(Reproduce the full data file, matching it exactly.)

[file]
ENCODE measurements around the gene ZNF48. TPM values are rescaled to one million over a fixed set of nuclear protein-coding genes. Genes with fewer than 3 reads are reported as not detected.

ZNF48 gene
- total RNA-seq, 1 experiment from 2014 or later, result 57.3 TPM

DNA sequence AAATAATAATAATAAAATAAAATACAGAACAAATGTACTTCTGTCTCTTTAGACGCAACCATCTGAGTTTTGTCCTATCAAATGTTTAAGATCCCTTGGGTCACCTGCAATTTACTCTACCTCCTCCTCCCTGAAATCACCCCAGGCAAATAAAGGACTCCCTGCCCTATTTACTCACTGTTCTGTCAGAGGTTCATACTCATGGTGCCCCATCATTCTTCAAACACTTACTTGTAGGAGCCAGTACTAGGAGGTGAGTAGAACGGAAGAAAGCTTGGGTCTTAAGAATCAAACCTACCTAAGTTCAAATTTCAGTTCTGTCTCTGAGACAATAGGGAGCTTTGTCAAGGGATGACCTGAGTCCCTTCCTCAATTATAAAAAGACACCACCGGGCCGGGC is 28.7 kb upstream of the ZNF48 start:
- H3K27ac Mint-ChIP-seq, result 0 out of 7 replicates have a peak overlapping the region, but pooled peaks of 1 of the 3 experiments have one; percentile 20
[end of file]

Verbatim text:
ENCODE measurements around the gene ZNF48. TPM values are rescaled to one million over a fixed set of nuclear protein-coding genes. Genes with fewer than 3 reads are reported as not detected.

ZNF48 gene
- total RNA-seq, 1 experiment from 2014 or later, result 57.3 TPM

DNA sequence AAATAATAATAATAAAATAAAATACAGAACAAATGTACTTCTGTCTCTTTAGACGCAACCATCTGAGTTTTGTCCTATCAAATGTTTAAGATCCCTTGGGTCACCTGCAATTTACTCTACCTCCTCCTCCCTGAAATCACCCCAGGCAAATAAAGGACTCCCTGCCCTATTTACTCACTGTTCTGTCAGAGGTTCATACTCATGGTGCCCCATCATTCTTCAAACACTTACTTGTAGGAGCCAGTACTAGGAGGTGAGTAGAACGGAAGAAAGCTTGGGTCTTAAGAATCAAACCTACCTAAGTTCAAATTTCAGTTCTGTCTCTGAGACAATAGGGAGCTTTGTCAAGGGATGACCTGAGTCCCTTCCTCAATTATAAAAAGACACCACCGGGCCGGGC is 28.7 kb upstream of the ZNF48 start:
- H3K27ac Mint-ChIP-seq, result 0 out of 7 replicates have a peak overlapping the region, but pooled peaks of 1 of the 3 experiments have one; percentile 20